Loans & Rates
Due to the complexities of the new regulations relating to the provision of loan comparison rate schedules we no longer advertise rates online. However, all of our mortgage consultants are equipped with up-to-date copies of our comparison rate schedules. You will be given a schedule at your interview if you are a prospective client.
The Home Loan Centre strongly believes that interest rates alone do not provide adequate information to assess the optimum loan for its clients. Whilst the comparison rate legislation has attempted to standardise the interest rate to make it easier to compare, we believe it has fallen short of this objective because of the items that are excluded from the calculation and because of the effect of a higher ($250,000) standard loan size.
The loan features and structures our consultants will consider for you, in addition to the interest rate, are application, valuation and security fees, discharge and deferred establishment fees, ongoing account keeping fees, loan features and flexibility, such as portability, loan splits and ancillary benefits.
Click on the links below to learn about the different loan types available in the market today:
Variable rate loans are the most popular form of home loan in Australia accounting for approximately 85% of all loans. The alternative loan is a fixed interest rate loan which is described below.
Variable rate loans have a number of advantages:
- You can increase the frequency or amount of your repayments at any time; this is often referred to as advance or unscheduled repayments. This means you can cut down the term of the loan and by making additional payments you will reduce the amount of interest charged.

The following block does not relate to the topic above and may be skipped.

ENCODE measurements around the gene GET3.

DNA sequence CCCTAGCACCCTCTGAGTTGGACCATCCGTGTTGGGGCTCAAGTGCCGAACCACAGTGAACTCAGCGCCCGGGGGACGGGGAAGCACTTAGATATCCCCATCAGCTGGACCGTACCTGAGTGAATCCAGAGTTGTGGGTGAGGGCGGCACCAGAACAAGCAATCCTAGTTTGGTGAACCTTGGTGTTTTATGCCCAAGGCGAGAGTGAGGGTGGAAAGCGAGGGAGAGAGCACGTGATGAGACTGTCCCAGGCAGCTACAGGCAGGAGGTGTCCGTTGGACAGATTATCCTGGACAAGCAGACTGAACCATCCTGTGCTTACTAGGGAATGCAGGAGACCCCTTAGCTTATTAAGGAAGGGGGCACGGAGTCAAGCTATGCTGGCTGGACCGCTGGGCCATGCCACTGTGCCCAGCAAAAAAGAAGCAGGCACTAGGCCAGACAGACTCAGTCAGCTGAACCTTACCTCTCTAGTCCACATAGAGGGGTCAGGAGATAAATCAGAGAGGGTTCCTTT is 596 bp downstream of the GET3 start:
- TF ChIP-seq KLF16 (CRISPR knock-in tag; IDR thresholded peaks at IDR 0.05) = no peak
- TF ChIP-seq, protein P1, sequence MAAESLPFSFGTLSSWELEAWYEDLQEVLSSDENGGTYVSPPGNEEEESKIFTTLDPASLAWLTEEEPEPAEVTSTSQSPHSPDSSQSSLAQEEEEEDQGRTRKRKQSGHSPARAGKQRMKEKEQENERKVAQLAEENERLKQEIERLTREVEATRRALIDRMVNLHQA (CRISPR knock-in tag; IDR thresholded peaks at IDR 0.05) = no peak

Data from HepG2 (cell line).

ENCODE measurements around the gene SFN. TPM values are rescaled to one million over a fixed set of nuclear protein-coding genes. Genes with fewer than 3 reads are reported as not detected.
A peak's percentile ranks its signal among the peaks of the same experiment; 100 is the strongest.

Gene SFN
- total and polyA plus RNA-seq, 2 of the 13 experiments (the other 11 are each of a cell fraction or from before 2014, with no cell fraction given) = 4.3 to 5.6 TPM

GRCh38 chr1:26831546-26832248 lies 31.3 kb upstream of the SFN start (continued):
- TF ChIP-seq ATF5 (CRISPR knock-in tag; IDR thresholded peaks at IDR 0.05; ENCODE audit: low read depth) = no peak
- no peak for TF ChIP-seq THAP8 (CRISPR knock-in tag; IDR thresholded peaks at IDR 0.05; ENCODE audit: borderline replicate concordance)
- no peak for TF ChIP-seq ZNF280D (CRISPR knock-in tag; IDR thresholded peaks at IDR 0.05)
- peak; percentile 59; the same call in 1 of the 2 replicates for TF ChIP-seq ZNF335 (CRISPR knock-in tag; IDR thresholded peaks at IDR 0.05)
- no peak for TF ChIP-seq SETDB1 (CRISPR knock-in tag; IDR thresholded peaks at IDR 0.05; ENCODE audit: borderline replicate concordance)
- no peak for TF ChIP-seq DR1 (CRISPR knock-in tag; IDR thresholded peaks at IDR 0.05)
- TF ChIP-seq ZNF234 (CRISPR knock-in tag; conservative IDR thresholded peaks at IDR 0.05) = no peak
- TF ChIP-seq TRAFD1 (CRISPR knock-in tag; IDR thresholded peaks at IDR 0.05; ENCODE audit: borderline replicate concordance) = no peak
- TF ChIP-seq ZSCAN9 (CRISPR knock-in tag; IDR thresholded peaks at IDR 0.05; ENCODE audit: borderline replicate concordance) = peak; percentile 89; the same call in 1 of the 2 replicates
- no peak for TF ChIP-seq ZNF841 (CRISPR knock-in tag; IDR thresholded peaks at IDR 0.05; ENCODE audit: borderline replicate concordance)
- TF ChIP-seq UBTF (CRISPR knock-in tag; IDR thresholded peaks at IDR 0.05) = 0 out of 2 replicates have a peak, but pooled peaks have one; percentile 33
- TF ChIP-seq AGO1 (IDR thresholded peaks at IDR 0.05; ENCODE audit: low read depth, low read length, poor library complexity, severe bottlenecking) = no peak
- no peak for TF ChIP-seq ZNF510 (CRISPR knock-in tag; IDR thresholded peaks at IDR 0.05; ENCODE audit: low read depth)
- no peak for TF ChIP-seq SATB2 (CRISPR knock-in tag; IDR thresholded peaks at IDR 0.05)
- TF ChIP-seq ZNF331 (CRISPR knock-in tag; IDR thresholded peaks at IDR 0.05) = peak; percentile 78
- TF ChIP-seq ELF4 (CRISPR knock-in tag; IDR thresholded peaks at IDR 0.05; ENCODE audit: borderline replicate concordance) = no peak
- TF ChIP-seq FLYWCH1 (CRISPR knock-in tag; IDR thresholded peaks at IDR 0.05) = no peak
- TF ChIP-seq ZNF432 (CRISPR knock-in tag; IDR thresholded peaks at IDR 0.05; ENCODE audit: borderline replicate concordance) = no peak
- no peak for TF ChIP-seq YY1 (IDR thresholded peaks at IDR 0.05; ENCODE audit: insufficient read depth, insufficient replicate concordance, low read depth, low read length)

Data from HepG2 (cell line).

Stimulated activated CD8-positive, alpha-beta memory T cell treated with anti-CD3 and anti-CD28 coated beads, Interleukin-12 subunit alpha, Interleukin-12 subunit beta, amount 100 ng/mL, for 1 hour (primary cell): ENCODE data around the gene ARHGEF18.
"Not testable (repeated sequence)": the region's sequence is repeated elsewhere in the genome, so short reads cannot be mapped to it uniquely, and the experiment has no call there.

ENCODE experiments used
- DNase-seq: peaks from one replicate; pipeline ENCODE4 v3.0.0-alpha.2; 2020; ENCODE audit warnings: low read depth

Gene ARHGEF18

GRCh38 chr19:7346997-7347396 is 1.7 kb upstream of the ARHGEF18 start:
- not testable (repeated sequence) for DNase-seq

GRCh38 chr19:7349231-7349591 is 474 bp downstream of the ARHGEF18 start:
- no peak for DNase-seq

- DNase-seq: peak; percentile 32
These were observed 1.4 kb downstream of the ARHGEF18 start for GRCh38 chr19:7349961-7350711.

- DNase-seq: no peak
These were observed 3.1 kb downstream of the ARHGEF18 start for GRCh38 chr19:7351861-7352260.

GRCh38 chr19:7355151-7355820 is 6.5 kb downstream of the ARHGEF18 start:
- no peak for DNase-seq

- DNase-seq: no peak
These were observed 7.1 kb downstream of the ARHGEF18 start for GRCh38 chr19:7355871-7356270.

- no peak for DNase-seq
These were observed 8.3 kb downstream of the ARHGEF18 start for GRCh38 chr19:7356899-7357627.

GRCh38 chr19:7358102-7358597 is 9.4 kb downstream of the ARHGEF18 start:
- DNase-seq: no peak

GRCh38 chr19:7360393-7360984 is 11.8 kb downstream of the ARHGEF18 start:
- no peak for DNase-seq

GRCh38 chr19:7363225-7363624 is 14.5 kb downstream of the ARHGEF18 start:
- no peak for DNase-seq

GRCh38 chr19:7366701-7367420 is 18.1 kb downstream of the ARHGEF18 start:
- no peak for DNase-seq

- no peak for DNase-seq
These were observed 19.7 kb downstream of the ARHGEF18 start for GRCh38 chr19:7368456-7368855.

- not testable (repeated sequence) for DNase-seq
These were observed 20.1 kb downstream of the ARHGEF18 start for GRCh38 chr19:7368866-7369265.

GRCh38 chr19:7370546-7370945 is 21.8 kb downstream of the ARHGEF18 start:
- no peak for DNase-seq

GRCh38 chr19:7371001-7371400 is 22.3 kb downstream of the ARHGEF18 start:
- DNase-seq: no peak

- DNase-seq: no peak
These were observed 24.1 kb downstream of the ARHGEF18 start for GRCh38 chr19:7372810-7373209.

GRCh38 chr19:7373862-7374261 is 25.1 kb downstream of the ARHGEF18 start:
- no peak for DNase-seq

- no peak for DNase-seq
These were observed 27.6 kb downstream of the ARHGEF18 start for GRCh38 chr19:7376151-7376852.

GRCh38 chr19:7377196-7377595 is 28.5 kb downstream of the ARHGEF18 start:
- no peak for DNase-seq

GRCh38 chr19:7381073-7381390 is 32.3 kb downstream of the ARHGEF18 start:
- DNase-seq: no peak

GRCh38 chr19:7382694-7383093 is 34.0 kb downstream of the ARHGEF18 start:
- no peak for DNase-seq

- Many variable loan products will allow you to redraw the advance or unscheduled repayments, whilst this may incur a small fee (usually between $20 and $50). Increasingly this service is available at no cost. The advantage of this feature is that it provides the borrower with greater flexibility at minimal cost.
- Variable loans are usually portable. This means you can swap the security or mortgage on the loan, allowing you to transfer the loan to your new house if you move. The advantage of this feature is that the paperwork and cost of transferring your loan between properties is often lower than the alternative of repaying the original loan and establishing a new loan for the new property. In practical terms this feature has limited application as it is generally only effective where the new loan is the same or lower than the old loan, it also requires the two property settlements to occur simultaneously.
- Variable loans give you complete flexibility so that you have the option to switch all or part of the loan to a fixed rate loan at any time. Some variable rate loans make specific allowance for the borrower to make the switch to a fixed rate loan without cost or at a minimal switching fee.
- Many variable rate loans allow the borrower to operate the loan as a “split” loan which means that part of the loan is set at the variable interest rate and part is at a fixed interest rate.